Youth told he was lucky to avoid prison after two serious assaults
PUBLISHED: 11:12 23 March 2006 | UPDATED: 13:20 04 May 2010
A TEENAGER was punched in the face and had a shard of glass lodged in his eye after a terrifying road rage attack at an Ely petrol station. Timothy Carter, 17, tried to hide his head behind his seat as he was showered with broken glass and blows rained do
A TEENAGER was punched in the face and had a shard of glass lodged in his eye after a terrifying road rage attack at an Ely petrol station.
Timothy Carter, 17, tried to hide his head behind his seat as he was showered with broken glass and blows rained down on him, a court heard.
Just two days earlier his attacker Gavin Fuller, 18, had subjected two American serviceman to a beating while they were on a celebratory night out in Ely.
The men were kicked as they lay on the floor and one needed eight stitches and three staples to his head after the unprovoked attack by Fuller and two other youths, one wielding a baseball bat, Ely Magistrates were told.
During the hearing the court was shown CCTV footage of the midnight attack on the Market Place.
On Tuesday Fuller, of Merlin Drive, Ely, was given a suspended prison sentence for the attacks and told that he was extremely lucky not to be starting a jail term.
The court heard that on January 16, a car Timothy was sitting in was deliberately blocked in by Fuller's car and those of his friends, Ashley Davis and Andrew Benton on the BP garage forecourt on the A142.
Timothy had been told Fuller had a grudge against him and he realised he was "at his mercy with nowhere to go".
The three smashed windows and broke the car door handle, and Fuller then grabbed the teenager, punching him in the face and body.
A shard of glass went into his eye and he was in agony and his vision was blurred, he told police in a statement.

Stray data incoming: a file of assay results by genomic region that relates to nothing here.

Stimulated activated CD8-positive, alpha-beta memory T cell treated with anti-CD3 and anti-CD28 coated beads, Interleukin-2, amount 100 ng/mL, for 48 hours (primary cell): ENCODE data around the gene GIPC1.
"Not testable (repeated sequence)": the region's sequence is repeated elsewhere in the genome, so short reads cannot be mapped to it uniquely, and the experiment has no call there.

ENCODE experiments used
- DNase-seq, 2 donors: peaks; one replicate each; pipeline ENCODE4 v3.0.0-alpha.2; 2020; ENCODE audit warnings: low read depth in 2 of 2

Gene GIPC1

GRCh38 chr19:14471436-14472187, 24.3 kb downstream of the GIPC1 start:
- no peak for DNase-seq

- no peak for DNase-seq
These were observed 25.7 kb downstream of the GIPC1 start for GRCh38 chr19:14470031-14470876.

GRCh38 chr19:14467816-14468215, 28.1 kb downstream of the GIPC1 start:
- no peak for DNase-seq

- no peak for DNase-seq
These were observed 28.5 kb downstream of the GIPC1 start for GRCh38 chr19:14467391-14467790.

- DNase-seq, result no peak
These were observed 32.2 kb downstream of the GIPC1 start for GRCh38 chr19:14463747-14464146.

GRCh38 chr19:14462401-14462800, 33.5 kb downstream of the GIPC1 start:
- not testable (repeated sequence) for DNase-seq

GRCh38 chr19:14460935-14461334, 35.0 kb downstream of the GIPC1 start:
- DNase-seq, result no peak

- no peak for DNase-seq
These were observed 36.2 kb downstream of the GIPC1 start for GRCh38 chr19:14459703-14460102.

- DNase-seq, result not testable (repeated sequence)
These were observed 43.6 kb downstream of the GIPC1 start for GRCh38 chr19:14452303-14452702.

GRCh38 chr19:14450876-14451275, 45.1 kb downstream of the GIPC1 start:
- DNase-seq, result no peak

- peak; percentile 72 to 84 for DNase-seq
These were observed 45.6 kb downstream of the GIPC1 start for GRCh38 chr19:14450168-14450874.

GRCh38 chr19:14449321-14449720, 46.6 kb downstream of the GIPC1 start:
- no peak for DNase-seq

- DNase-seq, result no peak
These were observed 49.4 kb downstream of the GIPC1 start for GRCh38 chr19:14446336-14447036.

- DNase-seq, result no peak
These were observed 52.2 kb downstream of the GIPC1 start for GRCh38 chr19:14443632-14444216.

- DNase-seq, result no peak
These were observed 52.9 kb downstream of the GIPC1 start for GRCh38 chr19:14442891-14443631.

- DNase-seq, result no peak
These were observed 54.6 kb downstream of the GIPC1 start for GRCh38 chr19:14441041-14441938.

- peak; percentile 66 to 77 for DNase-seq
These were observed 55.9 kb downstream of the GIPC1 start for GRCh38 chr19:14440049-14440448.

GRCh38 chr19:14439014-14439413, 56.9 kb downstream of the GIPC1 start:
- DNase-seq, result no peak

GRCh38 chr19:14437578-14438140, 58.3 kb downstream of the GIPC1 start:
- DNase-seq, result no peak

Two days earlier Fuller and another friend, Nathan Farrow, were out in Ely when they were involved in a fight with the two American servicemen.
Fuller admitted to police that he threw the first punch but Farrow said he acted in self-defence.
At an earlier court hearing Fuller had admitted assault, affray, criminal damage and driving without due care and attention. Farrow, 19, of Second Drove, Little Downham had admitted affray.
Davis, 21, of Haddenham Road, Wilburton and Benton, 19, of Croft Park Road, Littleport had admitted criminal damage.
Mitigating for Fuller, John Aspinall told the court that it was a complete coincidence that he was at the petrol garage at the same time as Timothy Carter.
For no apparent reason Fuller started hammering on the window of the car, he said, and Timothy flung out his arms and struck Fuller's girlfriend in the eye which provoked the assault.
He added that neither this attack nor the incident involving the Americans had been premeditated.
Michael Judkins, mitigating for Benton and Davis over the garage incident, told the court they became angry when their cars - "their pride and joy" - were damaged on the petrol station forecourt when the other driver mistakenly thought he was blocked in and wrongly sensed something was going to happen.
Mitigating for Farrow over the incident involving the Americans, Adam Hazlehurst told the court that Farrow suffers from Aspergers' Syndrome - a mild form of autism - and acted initially in self-defence, but his actions went above and beyond.
"He was not the main instigator of this," he said.
Passing sentence, Chairman of the Magistrates, Alan Williams, said: "One of the aggravating features of this case is that there are two very serious offences involving physical harm to members of the public. There was a level of violence involved which is highly unacceptable."
Fuller was given a six months' prison sentence suspended for two years, a two year supervision order, 120 hours community work and ordered to take part in an aggression replacement programme. He was ordered to pay a total of £265 compensation, fined £150 with £118 costs and had five points endorsed on his licence.
Mr Williams told him: "You can consider yourself very fortunate not to be sent to prison with immediate effect from today."
Farrow, who the court accepted was "easily led", was given a 12 months' supervision order and 180 hours community work. He was ordered to pay £125 compensation and £118 costs.
Benton was given an 18 months' supervision order and ordered to pay £250 compensation and £118 costs.
Davis was ordered to pay £100 compensation and costs of £118.
All four will be electronically tagged and three-month curfews were imposed.